The Perfect Holiday Goose requires special care and treatment to make it perfect for your holiday feast. Learn how to do it perfectly.  Once you do, goose makes an exceptional, flavorful treat for your family festivities.

CHOOSING A GOOSE: If buying a fresh goose, make sure it is plump and well formed, with smooth skin free of blemishes and pinfeathers.  Don’t buy one wrapped in plastic, as you cannot see what you’re buying.

A 10 to 11 lb. goose is the largest you should consider (bigger ones might be tough). Since geese have large carcasses and relatively little meat, a goose this size will serve no more than eight people. If you want to serve a larger group, buy two geese.

PREPARATION AND COOKING: Because goose contains a great deal of fat just below its thick skins, it should not be roasted in the same way as leaner birds such as a turkey with fat while it roasts, the opposite is true with goose: you must remove grease. Care and a few tricks are needed for roasting a goose, but he succulent meat and crisp skin are worth every ounce of effort.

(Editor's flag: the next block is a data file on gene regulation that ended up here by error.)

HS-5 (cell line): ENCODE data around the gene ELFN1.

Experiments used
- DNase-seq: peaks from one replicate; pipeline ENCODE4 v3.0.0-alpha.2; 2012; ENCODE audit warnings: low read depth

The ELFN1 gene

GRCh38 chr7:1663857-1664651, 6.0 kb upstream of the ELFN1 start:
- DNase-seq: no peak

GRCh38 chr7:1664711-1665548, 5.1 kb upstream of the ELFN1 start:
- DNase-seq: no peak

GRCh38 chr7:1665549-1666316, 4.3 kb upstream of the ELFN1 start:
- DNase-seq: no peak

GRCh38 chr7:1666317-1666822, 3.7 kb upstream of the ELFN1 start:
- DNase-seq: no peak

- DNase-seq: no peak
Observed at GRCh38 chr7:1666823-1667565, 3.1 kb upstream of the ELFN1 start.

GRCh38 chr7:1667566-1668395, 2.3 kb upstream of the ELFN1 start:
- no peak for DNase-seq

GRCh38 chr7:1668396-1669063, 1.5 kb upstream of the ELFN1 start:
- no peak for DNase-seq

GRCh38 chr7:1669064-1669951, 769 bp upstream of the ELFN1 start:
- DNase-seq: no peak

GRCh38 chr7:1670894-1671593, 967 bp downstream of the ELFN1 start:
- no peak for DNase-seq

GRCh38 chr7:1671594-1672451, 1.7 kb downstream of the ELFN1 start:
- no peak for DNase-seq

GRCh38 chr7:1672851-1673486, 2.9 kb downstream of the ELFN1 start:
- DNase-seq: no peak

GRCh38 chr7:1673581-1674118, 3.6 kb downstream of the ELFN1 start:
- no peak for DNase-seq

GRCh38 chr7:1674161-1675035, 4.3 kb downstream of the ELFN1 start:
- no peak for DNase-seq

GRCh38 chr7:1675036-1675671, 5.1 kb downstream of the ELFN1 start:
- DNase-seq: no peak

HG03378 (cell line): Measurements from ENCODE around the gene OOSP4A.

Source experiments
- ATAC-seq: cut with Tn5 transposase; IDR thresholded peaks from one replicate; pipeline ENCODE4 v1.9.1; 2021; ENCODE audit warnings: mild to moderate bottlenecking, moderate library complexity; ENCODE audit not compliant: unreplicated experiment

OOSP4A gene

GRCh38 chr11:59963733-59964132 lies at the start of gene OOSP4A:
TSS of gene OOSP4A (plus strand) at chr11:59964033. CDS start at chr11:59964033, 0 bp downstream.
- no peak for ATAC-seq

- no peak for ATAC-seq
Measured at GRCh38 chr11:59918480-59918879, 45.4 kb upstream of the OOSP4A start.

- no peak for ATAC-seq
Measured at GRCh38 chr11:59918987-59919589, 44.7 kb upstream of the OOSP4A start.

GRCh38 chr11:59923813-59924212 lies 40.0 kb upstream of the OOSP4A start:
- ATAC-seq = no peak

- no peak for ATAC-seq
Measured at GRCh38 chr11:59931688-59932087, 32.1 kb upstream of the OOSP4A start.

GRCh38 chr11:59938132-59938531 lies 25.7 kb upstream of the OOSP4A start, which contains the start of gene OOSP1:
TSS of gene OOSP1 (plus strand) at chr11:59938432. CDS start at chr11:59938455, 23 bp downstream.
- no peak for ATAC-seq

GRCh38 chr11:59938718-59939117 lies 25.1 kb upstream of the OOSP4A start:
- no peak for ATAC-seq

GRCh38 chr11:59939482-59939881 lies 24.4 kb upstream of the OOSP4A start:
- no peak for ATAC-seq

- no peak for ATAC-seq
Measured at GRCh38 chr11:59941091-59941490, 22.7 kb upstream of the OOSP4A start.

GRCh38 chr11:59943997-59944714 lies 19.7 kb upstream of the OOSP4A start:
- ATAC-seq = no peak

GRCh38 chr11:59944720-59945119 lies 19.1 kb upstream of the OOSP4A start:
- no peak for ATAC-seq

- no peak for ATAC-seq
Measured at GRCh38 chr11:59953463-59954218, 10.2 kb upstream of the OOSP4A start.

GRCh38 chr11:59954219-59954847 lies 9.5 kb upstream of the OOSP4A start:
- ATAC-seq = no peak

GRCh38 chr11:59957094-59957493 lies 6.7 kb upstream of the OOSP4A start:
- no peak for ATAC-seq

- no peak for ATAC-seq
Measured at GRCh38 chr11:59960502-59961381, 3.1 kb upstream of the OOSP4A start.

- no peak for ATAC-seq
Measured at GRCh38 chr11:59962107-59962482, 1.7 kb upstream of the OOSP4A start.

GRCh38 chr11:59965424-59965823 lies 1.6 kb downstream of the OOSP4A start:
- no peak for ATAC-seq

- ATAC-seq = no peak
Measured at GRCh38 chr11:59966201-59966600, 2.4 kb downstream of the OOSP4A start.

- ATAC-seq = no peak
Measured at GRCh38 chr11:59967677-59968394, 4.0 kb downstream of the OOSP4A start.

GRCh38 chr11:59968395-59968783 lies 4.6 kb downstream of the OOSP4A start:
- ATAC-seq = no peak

Pull out any loose pads of fat. Using a needle, pierce skin and fatty layer without penetrating the lean meat.

Pour boiling water over bird just before placing in oven and again partway through roasting time to melt out fat and crisp the skin.

Discard drippings as they accumulate during the first 2 1/2 hours of cooking. To remove drippings, place foil over oven mitts and lift goose right out of the pan and place on work surface. Pour off drippings into large juice can to discard.

CARVING: Carving a goose demands a different technique than carving a turkey. A more rigid knife is needed because of the narrow body and close-set legs and wings. Removing the wishbone before stuffing the bird will also make carving easier.

Gently move wing bone to locate shoulder joint. With large stiff-bladed chef’s knife, cut down firmly through joint, severing tendons to free wing.

Cut through skin in an arc around leg. Press knife down between thigh and body. Cut through joint to free leg. Cut leg in two between thigh and drumstick.

Using long slender carving knife, carve breast into lengthwise slices slightly diagonal to breastbone.

Leftover goose makes an excellent stock, but requires special attention to remove the fat.

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